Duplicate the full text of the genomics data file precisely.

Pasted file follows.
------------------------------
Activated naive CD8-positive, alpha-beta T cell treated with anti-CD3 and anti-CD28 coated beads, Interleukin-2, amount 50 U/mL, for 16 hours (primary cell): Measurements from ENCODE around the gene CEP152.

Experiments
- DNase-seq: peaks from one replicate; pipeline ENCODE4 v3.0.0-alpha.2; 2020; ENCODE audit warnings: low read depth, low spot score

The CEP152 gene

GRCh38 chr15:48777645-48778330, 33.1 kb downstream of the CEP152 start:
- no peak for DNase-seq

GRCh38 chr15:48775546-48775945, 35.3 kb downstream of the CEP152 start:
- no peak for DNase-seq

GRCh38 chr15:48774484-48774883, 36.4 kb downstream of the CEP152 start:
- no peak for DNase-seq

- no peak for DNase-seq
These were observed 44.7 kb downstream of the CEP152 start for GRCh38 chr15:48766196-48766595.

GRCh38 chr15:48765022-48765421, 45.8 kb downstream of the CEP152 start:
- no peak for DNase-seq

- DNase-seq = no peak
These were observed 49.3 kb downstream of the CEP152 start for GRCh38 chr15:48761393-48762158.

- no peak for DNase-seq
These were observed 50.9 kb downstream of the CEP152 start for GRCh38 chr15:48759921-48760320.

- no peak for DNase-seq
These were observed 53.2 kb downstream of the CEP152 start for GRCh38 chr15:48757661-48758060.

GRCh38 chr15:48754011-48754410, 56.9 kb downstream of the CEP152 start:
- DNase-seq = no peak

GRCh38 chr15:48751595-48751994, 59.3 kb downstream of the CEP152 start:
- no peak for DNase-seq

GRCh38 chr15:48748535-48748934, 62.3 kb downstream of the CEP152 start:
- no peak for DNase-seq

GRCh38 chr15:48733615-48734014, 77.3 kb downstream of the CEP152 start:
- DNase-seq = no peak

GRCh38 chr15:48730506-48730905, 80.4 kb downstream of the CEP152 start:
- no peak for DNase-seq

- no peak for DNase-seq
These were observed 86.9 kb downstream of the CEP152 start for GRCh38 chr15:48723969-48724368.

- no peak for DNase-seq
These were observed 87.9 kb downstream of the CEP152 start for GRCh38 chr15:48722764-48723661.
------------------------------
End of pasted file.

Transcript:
Activated naive CD8-positive, alpha-beta T cell treated with anti-CD3 and anti-CD28 coated beads, Interleukin-2, amount 50 U/mL, for 16 hours (primary cell): Measurements from ENCODE around the gene CEP152.

Experiments
- DNase-seq: peaks from one replicate; pipeline ENCODE4 v3.0.0-alpha.2; 2020; ENCODE audit warnings: low read depth, low spot score

The CEP152 gene

GRCh38 chr15:48777645-48778330, 33.1 kb downstream of the CEP152 start:
- no peak for DNase-seq

GRCh38 chr15:48775546-48775945, 35.3 kb downstream of the CEP152 start:
- no peak for DNase-seq

GRCh38 chr15:48774484-48774883, 36.4 kb downstream of the CEP152 start:
- no peak for DNase-seq

- no peak for DNase-seq
These were observed 44.7 kb downstream of the CEP152 start for GRCh38 chr15:48766196-48766595.

GRCh38 chr15:48765022-48765421, 45.8 kb downstream of the CEP152 start:
- no peak for DNase-seq

- DNase-seq = no peak
These were observed 49.3 kb downstream of the CEP152 start for GRCh38 chr15:48761393-48762158.

- no peak for DNase-seq
These were observed 50.9 kb downstream of the CEP152 start for GRCh38 chr15:48759921-48760320.

- no peak for DNase-seq
These were observed 53.2 kb downstream of the CEP152 start for GRCh38 chr15:48757661-48758060.

GRCh38 chr15:48754011-48754410, 56.9 kb downstream of the CEP152 start:
- DNase-seq = no peak

GRCh38 chr15:48751595-48751994, 59.3 kb downstream of the CEP152 start:
- no peak for DNase-seq

GRCh38 chr15:48748535-48748934, 62.3 kb downstream of the CEP152 start:
- no peak for DNase-seq

GRCh38 chr15:48733615-48734014, 77.3 kb downstream of the CEP152 start:
- DNase-seq = no peak

GRCh38 chr15:48730506-48730905, 80.4 kb downstream of the CEP152 start:
- no peak for DNase-seq

- no peak for DNase-seq
These were observed 86.9 kb downstream of the CEP152 start for GRCh38 chr15:48723969-48724368.

- no peak for DNase-seq
These were observed 87.9 kb downstream of the CEP152 start for GRCh38 chr15:48722764-48723661.